The above issues are best put into perspective by having a look at a few cases where the HSE have intervened and taken enforcement action. You cannot compare two cases as each cases on its own unique facts will have its own aggravating and mitigating factors which the Court would take into account on sentence. An early guilty plea usually attracts a reduction of sentence of one third.
Other interventions have arisen where there no actual harm has been caused. In a sentence in August 2018 Kent County Council were fined £200,000 after finding that asbestos had been disturbed at a primary school. The HSE had found that a flue and gasket rope had been removed by a caretaker, some 18 months before the discovery in November 2014. There were also findings that neither the caretaker nor the head teacher had any asbestos awareness training. The judge found the dangers of asbestos had been identified in reports dating back to 2010 and 2012. Following a guilty plea to breaching regulation 10 (1) of the control of asbestos regulations 2012 a substantial fine was imposed with costs. There was no actual harm caused, but that is not necessary for a breach to be established. Evidence was given to the judge that the risk of persons being exposed was 0.0009%!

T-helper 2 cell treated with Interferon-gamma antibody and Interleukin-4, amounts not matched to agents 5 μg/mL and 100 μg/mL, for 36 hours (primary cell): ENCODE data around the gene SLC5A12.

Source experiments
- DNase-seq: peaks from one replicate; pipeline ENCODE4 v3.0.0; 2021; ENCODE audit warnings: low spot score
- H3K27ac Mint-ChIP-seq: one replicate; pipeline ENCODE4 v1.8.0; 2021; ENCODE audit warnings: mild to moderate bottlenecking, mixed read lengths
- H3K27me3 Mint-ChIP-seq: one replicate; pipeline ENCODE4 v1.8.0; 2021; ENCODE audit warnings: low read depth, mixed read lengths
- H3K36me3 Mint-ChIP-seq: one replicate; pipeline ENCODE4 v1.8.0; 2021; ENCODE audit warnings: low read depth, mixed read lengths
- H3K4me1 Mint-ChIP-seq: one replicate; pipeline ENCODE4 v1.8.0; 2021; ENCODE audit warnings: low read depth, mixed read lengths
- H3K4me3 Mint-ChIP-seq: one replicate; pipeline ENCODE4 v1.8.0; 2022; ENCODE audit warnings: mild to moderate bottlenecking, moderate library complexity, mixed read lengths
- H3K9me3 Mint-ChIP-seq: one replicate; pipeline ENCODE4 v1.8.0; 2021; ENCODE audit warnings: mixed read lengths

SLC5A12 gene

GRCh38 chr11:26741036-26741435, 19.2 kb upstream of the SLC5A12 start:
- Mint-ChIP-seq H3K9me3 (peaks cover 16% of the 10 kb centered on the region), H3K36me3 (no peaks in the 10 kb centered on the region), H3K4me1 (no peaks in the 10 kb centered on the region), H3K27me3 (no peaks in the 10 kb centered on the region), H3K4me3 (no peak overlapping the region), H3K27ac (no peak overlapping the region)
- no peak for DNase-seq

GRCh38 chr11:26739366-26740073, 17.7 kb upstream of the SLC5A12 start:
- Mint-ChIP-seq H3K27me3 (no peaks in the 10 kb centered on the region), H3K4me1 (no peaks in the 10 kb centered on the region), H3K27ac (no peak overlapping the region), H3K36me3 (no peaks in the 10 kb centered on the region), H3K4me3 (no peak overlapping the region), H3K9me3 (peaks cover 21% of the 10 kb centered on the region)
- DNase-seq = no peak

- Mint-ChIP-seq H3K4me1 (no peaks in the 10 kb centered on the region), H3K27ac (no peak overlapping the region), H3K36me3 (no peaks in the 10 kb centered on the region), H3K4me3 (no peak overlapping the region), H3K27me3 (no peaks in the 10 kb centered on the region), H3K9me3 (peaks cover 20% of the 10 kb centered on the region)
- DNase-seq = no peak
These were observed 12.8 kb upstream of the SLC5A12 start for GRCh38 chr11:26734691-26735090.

A more recent case in the headlines and a truly tragic case, involved a school minibus being driven at a safe speed by a teacher colliding with two pupils at home time, one pupil being fatally injured. The findings were that both pupils ran into the path of the minibus on school grounds as it was passing down the middle of the parked coaches on either side of the road. A health and safety adviser identified issues regarding the school's design 6 years prior to the incident, which related to drop-off points, safe walkways and limited parking space for school buses which had not been implemented. Coach drivers described the area as a "free for all", and others describing it as "chaos". There had been near misses including a few days before the incident. The HSE said the period of time over which the breached occurred over was "excessively long". Following a guilty plea a fine of £300,000 was imposed with costs.